When I was the pastor of a downtown parish in Tyler, Texas, I found that there were two critical jobs at the parish. Neither were my responsibility, except hiring them.
The first is the receptionist. She/he sets the tone for the entire parish, welcoming people into the church building with a spirit of hospitality. OR, acting like a fire-breathing dragon that looms, threatening people who might dare to come inside. Luckily, I have had some superb people in that role that make people feel at home from the moment they walk in the building. A welcoming smile and a word of welcome are gold in this kingdom. You can’t put a price on the value of that first face the person sees. If your sign outside says “WELCOME” and yet the reception is cold, guess what?
The second, equally important person is the janitor. This is the person who is responsible for seeing that the building in clean, that it is in order, that it is set up in a proper way. This person has to be willing to be flexible and responsive when needs change. The skills match that of an ambassador, working with foreign heads of state, or in the church’s case, leaders of women’s and men’s groups. It’s not an easy job.
In the Episcopal church, we call the janitor a “sexton”, which I sort of dig. It has a kind of English spin, a Downton Abbey, feel. To me, it better captures the role: the sexton.
At Christ Church in Tyler, following the exit of a long-time sexton, we went looking to find just the right man, or woman to fill this critical role. We were fortunate to find a man who had been laid off by a large company who had all the skills we needed, and then some.
His name was Ledell and he reminded me immediately of New Orleans soul singer, Aaron Neville whose first hit, Tell It Like It Is, characterized my new sexton’s style of communication. In a word, he was “built”, with a muscular physique which would have been more at home on a linebacker on a pro football field. As it turns out, Ledell was tenacious in his work-out regimen, going to the Y every day. He also was a bit of a physical health evangelist, getting me and other staff members to join him in his gym routine. He was a drill sergeant as he ordered our routine of cardio and lifting weights. I’ve been around the weight room most of my life and have had no one more rigorous in his demands than Ledell. He was an animal. A monster…friendly, smiling, but a monster. And, he would tell it like it is!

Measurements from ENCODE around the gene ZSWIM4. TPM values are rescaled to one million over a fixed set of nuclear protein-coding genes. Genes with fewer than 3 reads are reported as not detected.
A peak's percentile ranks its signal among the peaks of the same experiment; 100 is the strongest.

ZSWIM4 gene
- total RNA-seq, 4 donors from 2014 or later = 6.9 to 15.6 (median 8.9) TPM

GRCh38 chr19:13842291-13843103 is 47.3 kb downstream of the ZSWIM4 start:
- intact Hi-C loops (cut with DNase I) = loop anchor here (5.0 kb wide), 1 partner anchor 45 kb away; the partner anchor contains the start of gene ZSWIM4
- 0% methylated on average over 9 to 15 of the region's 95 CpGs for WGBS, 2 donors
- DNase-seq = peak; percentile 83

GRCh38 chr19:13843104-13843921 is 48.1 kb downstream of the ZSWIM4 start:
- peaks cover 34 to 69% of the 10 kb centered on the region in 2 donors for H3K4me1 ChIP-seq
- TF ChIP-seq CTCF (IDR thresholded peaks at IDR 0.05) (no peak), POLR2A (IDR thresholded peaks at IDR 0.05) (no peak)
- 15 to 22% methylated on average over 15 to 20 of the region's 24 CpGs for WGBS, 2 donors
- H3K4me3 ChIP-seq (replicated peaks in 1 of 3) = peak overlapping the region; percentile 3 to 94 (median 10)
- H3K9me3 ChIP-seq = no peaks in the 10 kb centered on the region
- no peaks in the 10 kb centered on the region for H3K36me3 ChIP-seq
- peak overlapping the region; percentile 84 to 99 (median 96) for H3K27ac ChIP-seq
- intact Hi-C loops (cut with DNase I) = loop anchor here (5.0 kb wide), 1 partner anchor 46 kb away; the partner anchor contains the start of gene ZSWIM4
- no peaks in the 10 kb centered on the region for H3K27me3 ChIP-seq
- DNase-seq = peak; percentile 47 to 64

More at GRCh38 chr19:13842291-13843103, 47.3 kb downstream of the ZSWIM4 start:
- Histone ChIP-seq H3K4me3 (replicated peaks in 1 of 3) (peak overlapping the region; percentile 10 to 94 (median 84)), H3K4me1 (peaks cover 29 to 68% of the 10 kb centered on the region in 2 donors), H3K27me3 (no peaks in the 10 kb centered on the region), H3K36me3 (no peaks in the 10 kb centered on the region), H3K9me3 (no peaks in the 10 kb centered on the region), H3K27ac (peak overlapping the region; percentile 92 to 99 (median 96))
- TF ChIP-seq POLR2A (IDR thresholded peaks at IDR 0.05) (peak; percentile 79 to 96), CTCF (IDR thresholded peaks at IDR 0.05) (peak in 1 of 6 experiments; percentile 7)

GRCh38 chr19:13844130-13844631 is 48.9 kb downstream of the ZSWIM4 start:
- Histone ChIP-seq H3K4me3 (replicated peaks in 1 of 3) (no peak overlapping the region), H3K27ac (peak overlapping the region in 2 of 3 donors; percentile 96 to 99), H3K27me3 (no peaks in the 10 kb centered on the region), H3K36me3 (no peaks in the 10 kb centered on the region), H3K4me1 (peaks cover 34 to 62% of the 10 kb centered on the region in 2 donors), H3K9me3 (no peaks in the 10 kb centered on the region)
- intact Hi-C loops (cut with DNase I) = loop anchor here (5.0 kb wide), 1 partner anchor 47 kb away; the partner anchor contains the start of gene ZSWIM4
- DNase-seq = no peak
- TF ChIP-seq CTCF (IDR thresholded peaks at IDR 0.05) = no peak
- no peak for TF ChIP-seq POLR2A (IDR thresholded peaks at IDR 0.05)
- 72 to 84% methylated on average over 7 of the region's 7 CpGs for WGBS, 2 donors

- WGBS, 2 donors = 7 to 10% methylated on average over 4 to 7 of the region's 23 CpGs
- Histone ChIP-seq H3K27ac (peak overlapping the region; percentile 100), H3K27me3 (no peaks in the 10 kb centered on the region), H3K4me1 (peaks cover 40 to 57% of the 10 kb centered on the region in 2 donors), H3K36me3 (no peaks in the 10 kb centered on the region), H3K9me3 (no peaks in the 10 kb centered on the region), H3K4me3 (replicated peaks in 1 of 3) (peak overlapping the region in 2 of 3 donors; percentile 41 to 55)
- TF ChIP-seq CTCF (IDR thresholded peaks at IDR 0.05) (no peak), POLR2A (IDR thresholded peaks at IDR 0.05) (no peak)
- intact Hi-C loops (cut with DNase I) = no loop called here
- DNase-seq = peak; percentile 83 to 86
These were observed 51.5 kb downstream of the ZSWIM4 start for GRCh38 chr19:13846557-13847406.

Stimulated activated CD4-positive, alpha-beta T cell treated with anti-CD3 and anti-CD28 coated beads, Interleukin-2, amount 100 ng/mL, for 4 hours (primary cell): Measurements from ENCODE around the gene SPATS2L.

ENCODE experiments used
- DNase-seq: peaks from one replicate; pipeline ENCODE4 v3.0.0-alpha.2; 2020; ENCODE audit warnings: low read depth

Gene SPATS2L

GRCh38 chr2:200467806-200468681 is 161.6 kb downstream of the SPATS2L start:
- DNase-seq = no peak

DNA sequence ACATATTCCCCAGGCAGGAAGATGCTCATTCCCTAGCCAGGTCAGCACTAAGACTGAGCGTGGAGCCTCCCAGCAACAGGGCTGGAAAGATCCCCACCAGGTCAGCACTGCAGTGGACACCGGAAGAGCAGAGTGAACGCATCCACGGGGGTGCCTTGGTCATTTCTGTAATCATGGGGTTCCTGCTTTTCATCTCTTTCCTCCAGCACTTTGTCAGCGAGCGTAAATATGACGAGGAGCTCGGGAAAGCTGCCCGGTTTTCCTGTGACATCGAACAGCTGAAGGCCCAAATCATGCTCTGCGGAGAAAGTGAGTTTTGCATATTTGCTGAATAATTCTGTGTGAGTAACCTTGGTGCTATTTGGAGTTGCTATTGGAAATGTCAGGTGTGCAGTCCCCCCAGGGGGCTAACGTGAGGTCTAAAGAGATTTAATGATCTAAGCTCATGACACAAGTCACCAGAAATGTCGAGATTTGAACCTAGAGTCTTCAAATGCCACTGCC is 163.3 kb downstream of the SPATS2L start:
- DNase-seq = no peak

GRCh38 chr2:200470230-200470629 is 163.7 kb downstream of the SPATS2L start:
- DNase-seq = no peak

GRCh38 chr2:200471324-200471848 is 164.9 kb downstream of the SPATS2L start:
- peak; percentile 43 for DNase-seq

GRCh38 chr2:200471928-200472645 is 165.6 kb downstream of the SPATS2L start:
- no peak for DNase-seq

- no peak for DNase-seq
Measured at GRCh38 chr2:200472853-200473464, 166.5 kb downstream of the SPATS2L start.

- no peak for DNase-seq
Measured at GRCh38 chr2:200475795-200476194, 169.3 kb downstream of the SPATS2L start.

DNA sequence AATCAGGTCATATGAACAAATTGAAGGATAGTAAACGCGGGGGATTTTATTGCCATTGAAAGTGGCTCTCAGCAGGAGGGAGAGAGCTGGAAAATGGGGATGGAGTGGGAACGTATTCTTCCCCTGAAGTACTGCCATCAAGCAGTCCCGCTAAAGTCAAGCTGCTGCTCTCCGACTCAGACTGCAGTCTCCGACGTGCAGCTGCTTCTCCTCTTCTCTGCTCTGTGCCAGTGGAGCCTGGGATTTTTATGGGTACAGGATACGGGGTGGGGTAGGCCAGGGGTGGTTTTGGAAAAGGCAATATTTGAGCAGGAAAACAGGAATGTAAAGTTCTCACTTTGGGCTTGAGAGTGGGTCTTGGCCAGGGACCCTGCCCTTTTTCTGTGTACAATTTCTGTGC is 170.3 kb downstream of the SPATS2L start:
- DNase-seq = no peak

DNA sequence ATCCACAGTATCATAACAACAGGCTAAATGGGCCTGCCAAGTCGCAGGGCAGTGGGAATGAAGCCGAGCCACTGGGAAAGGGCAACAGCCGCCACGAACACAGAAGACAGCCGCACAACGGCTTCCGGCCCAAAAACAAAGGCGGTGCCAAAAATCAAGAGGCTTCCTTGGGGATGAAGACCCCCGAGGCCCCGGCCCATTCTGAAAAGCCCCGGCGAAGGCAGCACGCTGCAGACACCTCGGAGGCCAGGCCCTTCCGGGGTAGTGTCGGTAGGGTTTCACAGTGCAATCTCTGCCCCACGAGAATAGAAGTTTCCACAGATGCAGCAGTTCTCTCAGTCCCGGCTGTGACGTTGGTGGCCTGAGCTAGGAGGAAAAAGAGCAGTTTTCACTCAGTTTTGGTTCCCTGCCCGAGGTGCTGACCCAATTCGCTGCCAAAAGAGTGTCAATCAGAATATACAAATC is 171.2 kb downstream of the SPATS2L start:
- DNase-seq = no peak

Through our years together, I came to view him as a friend, if not a brother from another mother. He and I would talk about life and share meals. Some of my best memories are of going with him to the annual East Texas State Fair. We must have appeared to be the original Odd Couple: me, a white bearded dude in black clericals, and Ledell, a goatee-sporting black man in his work uniform. What a pair. We would go in his truck, hit the midway, observing the menagerie of God’s creatures, animal and human, on display, feasting on outrageously fried fair food. It would cost me the next day with a punishing work-out. Pass me the Lipitor.
Ledell had a gift for working on automobile engines and often rescued me with his handiness, tending to my Chevy K-5 Blazer. I came to admire his wisdom, his resourcefulness, and his faithfulness. He was a single father of two children, and made sure he was in their lives to form them. He was to me, a man in full, as Tom Wolfe once wrote. I admired him greatly.
Near the end of my time in Tyler, Target decided to put a distribution center out on I-20 and was looking for a custodial manager. I got the word that Ledell had been courted for this position as his reputation has gone viral. The coconut telegraph told me that he had gone out to look at the opportunity. I wanted him to take the job if it would bring him some pay increase that would be important to his life. But, I didn’t want him to go. I valued him as a co-worker and as a friend.
One morning, having coffee in our library, Ledell walked in. Typically, I began by kidding him about his being courted by Target, angling around in order to ask him about his intentions. He looked at me in the way he would when my lifting weights was waning in enthusiasm. He asked me to follow him.
He took me down the hall and then into our gorgeous church building. The stained glass in the morning light puts on a light show that would rival Disney. As we stood there in that sacred space, he began to talk to me.
“I was out of a job when I came looking here. You listened to me as a man and took me seriously. You gave me a job that was a good one. It gave me what I needed for my family. It was the kind of work I enjoyed and that I am good at. I like the people here and enjoy messing with you. But the most important thing is that I have a job that lets me take care of God’s house. Look at this. This is my job keeping God’s house looking good. Man, I can’t imagine a better thing to do with my life. I love working for God.”